John Kerry on Free Trade
Jr Senator (MA), Democratic nominee for President
All new trade must include labor and environmental standards
Q: Should the US seek more free or liberalized trade agreements?
A: I support free trade, but I donít support what the Bush administration calls free trade. I will order an immediate 120-day review of all trade agreements to ensure that our trading
partners are living up to their labor and environment obligations and that trade agreements are enforceable and are balanced for Americaís workers. I wonít sign any new trade agreements unless they contain strong labor and environmental standards.
Source: Associated Press policy Q&A, ďTradeĒ
Jan 25, 2004
Deanís trade policy is protectionist
Q [to Kerry]: You have accused Gov. Dean of playing on workersí fears and advocating protectionism and saying that under him it threatens to throw the economy into a tail spin. It that fair?
KERRY: Yes, it is fair, because Gov. Dean has said very
specifically that we should not trade with countries until they have labor and environment standards that are equal to the US. That means we would trade with no countries. It is a policy for shutting the door. Itís either a policy for shutting the door,
if you believe it, or itís a policy of just telling people what they want to hear.
DEAN: I supported NAFTA, I supported the WTO. We benefited in Vermont from trade. But in the Midwest, our manufacturing jobs are hemorrhaging. We have to go back and
revise every single trade agreement that we have to include labor standards, environmental standards & human rights standards. If we donít, the trade policy that we seek to help globalize and help workers around the country & the world is going to fail.
Source: Debate at Pace University in Lower Manhattan
Sep 25, 2003
FTAA needs more labor and environmental standards
I donít support the Free Trade Agreement of America nor the Central American Free Trade Agreement as it is today because they do desperately need to have increased labor standards, environment standards, to bring other countries up. You canít have trade
be a rush to the bottom, and you canít leave other nations with a one-way street, and you canít abuse people the way it has been. It would be wonderful to have a president who could find the rest of the countries in this hemisphere. And I will do that.
Source: Democratic Primary Debate, Albuquerque New Mexico
Sep 4, 2003
Fix NAFTA-canceling it would be disastrous
I am as strongly committed as Kucinich is to worker rights, but it would be disastrous to just cancel NAFTA and withdraw from the WTO. You have to fix it. You have to have a president who understands how to use the power that we have as the
worldís biggest marketplace to properly leverage the kind of behavior that we want. You also have to have a president who is prepared to have an enforcement structure through the powers of the various sections of the trade agreement.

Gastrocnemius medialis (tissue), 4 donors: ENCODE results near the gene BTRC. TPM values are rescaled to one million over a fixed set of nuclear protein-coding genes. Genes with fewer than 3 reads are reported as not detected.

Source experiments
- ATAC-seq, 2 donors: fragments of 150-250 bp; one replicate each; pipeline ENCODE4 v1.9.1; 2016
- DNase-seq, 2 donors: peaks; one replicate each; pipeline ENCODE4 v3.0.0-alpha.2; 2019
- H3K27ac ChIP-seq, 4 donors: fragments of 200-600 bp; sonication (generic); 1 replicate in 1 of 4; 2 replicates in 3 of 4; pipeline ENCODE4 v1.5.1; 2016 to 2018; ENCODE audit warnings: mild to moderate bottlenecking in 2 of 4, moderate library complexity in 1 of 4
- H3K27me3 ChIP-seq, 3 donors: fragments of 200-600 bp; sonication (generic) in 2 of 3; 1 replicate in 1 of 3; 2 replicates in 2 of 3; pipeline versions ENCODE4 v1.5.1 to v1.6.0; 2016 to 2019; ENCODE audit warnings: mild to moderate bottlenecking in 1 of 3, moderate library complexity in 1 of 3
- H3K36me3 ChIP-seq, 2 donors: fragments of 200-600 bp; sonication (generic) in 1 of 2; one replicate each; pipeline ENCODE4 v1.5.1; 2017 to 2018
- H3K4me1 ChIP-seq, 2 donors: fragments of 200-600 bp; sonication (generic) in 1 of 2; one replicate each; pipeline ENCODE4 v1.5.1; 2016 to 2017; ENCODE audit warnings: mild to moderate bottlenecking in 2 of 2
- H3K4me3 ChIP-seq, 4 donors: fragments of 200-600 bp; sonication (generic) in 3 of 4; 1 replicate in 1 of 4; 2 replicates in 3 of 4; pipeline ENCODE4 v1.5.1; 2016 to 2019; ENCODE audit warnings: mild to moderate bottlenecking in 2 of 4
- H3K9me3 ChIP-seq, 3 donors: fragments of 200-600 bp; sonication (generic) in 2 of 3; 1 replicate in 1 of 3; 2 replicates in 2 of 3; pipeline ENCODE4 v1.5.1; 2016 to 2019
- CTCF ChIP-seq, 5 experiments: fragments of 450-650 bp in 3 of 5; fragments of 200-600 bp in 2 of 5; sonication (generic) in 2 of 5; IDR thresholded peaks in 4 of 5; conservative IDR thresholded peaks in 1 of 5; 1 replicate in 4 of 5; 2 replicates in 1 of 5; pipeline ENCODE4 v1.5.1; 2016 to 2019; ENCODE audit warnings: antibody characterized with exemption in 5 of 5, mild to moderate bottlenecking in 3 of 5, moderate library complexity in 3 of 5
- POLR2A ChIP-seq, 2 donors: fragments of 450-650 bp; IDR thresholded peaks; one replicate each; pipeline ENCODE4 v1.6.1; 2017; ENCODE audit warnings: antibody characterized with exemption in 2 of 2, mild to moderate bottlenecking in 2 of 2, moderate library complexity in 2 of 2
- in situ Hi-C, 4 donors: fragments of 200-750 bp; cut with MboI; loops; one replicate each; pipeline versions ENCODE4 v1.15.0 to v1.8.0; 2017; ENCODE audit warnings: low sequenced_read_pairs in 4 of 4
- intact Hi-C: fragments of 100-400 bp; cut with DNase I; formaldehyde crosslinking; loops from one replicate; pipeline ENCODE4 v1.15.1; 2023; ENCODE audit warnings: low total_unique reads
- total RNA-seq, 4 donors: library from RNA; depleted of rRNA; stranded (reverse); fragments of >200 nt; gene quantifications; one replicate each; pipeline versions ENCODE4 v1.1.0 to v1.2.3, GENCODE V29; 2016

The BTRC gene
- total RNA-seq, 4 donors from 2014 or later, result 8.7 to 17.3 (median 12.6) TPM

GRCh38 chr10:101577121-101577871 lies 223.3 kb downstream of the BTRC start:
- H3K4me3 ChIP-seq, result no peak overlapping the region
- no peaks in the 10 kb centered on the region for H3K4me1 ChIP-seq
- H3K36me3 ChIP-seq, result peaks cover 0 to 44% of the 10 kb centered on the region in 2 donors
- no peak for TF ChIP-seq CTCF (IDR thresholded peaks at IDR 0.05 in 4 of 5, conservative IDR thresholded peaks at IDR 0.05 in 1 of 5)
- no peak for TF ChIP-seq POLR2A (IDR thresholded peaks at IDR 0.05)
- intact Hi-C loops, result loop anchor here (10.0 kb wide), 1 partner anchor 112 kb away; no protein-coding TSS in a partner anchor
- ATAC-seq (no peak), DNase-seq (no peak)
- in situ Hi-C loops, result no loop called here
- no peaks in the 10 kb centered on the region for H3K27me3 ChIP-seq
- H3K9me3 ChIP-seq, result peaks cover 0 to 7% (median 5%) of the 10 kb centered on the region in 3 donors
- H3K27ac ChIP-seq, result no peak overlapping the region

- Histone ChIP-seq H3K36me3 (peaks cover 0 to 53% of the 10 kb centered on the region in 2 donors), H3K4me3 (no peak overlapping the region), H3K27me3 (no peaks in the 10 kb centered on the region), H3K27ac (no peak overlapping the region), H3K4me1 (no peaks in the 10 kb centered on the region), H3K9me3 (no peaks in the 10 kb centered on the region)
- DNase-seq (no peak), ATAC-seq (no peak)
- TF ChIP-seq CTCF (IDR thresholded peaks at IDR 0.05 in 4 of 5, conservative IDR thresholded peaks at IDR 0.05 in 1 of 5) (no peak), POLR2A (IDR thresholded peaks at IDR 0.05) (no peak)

Source: Democratic Primary Debate, Albuquerque New Mexico
Sep 4, 2003
Capitalism and democracy go hand in hand
Q: The senior senator from SC, Ernest Hollings, worked hard against NAFTA He says these free trade agreements are job killers. You voted for them. Why is Sen. Hollings wrong?
KERRY: It would be a terrible mistake for the US to suddenly try to button
up and move away from globalization. Itís happening, no matter what.
We have to manage it more effectively. What we need is not to cancel NAFTA. We need trade. Fritz Hollings had a great article in the paper today with a number of things that would
make sense to do. Whatís missing is a president who is prepared to negotiate to keep it from being a rush to the bottom, to raise the standards for people.
We can negotiate a raising of the standards of labor and environment. The US could be the
marketer of sustainable development practices, and still open markets for us.
We need to export our capitalism and our democracy. They go hand in hand. But we need a president who is prepared to negotiate the tough trade agreements that protect people.
Source: Democratic Debate in Columbia SC
May 3, 2003
John Kerry on Voting Record
Veto FTAA and CAFTA until they have stronger standards
Q: Your views on labor rights?
KERRY: I have been fighting to have labor and environment standards in trade agreements. I worked to make sure we had it in the Jordan agreement and in the Vietnam side agreement. You didnít need it in Chile is because
they have high standards and they enforce them. The important thing is, I would not support the Free Trade of the Americas Act or the Central American Free Trade Act until they have stronger standards in them. If they sent them to my desk, Iíd veto them.
Source: Democratic 2004 Presidential Primary Debate in Iowa
Jan 4, 2004
Voted YES on promoting free trade with Peru.
Approves the Agreement entered into with the government of Peru. Provides for the Agreement's entry into force upon certain conditions being met on or after January 1, 2008. Prescribes requirements for:
- enforcement of textile and apparel rules of origin;
- certain textile and apparel safeguard measures; and
- enforcement of export laws governing trade of timber products from Peru.
Proponents support voting YES because: